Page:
The material provides the gradual-release-of-responsibility model throughout each unit. Three levels of reading support gradually transfer responsibility from the teacher and the textbook to the student. The reading support throughout the unit progresses from guided to directed reading. The guided reading support includes extensive support before, during, and after reading in “Close Reading Models.” Directed reading includes extensive support before and after reading; the materials direct students to practice skills during reading.
In Unit 3, when students read “Gifts” and “To the Oak” by Shu Ting, teachers preview the selections through guided reading enrichment that focuses on building background through literary context and figurative language. The materials state: “The lyric poems express personal feelings. In ‘Gifts,’ Shu Ting expresses her faith in the human spirit by alluding to China’s troubled past. ‘To the Oak’ is written as a love poem, expressing the poet’s deep connection with nature.” Teachers also guide students on defining tone in literary works and recognizing this aspect of a poem while using a cluster chart to discover the meaning of words. In this guided reading section, teachers lead students in expressing struggle in a creative way, and students research information on the Misty Poets in order to connect more deeply with the poetry found in the directed reading section. For example, the materials state: “Students read the ‘Meet the Author’ section and free-write about one or more of the subjects that the Misty poets focused on: individualism, humans’ relationship with the natural world, and the struggle with oppression.” Students then share their ideas in small groups. In the directed reading section, students answer comprehensive questions and engage in activities at the end of the selection readings.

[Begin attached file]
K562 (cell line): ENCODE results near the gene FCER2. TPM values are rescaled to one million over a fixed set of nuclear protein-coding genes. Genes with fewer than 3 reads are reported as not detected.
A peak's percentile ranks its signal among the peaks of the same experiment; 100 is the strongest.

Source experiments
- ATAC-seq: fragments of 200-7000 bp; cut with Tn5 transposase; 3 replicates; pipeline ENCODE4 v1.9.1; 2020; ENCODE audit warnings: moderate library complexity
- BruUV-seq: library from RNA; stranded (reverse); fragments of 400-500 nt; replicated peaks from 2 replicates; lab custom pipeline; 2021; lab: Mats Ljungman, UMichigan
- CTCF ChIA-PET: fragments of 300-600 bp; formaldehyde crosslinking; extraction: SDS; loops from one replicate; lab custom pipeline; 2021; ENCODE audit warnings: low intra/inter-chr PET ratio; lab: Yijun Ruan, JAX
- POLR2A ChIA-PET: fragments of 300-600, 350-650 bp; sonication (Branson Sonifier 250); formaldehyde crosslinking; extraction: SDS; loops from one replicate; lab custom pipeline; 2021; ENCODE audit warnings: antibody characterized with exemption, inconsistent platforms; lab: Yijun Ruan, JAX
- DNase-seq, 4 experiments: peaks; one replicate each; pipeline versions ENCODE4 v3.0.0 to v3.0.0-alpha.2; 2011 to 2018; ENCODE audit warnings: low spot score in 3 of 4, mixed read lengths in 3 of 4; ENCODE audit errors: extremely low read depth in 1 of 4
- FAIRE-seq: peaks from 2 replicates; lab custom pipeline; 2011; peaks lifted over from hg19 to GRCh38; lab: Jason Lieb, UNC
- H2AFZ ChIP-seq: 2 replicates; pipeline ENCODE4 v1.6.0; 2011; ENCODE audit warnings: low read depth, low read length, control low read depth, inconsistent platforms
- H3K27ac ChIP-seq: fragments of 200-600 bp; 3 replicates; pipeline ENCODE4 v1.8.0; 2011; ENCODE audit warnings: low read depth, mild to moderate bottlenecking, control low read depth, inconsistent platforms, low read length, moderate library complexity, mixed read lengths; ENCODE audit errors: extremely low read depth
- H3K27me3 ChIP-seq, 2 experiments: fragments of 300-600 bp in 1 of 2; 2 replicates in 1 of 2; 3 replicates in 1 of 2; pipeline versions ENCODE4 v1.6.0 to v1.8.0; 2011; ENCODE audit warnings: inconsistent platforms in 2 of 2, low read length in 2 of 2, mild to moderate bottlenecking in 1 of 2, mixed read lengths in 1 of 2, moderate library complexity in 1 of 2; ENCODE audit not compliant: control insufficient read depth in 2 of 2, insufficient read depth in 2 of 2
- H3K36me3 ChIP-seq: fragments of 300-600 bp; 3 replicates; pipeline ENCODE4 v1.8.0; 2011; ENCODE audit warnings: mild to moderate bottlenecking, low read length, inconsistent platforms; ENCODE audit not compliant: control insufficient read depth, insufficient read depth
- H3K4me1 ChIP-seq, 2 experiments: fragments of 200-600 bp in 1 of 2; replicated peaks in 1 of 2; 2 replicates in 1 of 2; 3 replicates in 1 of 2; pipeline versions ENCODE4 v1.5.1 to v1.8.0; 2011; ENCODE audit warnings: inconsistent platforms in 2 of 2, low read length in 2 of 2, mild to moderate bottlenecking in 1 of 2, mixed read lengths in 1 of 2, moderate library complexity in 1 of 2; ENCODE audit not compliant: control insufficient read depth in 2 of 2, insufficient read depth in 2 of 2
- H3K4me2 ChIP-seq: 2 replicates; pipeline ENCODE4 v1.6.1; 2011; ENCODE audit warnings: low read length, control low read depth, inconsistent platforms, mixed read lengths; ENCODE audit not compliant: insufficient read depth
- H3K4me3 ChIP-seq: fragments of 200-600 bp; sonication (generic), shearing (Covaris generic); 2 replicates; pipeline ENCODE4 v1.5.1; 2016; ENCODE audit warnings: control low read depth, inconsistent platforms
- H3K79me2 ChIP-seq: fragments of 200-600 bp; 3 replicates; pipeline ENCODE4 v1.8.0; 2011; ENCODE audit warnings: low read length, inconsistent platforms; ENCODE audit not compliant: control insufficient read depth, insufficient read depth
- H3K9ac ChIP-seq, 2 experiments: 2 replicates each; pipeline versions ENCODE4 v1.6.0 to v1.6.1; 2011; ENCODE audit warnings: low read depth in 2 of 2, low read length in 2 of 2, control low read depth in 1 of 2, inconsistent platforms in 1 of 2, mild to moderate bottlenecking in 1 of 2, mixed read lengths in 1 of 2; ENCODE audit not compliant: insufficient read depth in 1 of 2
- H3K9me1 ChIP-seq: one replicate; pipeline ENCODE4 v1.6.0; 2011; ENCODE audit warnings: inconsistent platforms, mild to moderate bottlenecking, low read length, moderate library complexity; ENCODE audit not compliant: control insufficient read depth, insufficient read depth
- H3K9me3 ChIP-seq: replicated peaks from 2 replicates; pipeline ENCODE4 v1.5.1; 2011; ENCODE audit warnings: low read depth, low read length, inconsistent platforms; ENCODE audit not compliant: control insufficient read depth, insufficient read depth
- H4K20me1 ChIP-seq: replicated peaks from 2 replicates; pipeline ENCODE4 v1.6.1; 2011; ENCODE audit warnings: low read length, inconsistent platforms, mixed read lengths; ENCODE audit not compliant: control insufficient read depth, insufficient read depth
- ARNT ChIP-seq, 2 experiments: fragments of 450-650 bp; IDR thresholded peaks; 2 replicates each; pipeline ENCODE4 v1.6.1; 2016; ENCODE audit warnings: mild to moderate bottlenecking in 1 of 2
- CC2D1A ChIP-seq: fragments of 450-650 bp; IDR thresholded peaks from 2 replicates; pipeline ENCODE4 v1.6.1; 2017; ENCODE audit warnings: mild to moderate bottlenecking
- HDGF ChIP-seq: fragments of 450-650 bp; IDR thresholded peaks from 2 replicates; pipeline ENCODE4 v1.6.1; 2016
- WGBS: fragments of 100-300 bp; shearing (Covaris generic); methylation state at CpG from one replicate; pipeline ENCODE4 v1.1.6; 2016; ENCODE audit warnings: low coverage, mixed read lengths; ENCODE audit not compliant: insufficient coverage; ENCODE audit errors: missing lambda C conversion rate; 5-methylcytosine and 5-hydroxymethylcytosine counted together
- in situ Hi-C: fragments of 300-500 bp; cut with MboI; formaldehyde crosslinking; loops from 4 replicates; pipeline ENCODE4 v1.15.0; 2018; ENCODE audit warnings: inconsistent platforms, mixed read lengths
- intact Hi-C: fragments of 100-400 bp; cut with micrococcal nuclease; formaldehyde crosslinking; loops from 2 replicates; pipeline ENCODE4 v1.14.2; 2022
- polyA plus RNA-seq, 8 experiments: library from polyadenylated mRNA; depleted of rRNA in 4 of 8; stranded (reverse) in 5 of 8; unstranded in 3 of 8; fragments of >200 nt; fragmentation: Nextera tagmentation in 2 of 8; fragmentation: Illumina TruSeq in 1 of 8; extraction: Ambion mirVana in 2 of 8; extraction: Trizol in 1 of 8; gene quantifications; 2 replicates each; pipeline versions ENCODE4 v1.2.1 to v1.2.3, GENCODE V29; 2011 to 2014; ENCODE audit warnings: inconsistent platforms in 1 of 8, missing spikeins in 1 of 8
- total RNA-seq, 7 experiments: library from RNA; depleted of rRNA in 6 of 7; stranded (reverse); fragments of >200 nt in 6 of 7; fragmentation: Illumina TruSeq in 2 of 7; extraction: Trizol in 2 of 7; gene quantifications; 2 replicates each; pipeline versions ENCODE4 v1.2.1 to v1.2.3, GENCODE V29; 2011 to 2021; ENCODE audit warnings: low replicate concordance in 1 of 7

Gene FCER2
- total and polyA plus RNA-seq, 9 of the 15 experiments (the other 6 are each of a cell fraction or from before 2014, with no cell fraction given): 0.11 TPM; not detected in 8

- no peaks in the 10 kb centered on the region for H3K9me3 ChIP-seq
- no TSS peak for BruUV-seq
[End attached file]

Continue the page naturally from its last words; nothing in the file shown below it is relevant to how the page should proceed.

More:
In Unit 4, with The Inspector-General by Anton Chekhov, the teacher’s edition includes a “Drama Close Reading Model.” This model walks students through the first-, second-, and third-reading process. The materials provide point-of-use close reading skills and analyzing-literature questions for use during reading to guide students through the reading process. The teacher explains to the students that they will continue to apply these strategies and skills as they read other dramas in the unit. Following this section, there is a “First Reading” section, which instructs the teacher to lead students through the “Build Background,” “Make Connections,” and “Meet the Author” sections to prepare for reading the selection. The teacher guides students through “Use Reading Skills” and “Preview Vocabulary.” Following this, in the next section, “Second Reading,” the teacher allows students to begin reading the play. The teacher points out the “Use Reading Skills” and “Analyze Literature” questions that appear in the margins. Materials state: “Cite the definitions and pronunciations of vocabulary words in the margins and note that footnotes at the bottoms of the pages define additional words.” The final section, “Third Reading,” instructs teachers to explain that the “Refer to Text” questions will help them recall details from the play; the “Reason with Text” questions will help them analyze the importance and meaning of the details; the “Analyze Literature” questions will help them explore a literary feature of the selection.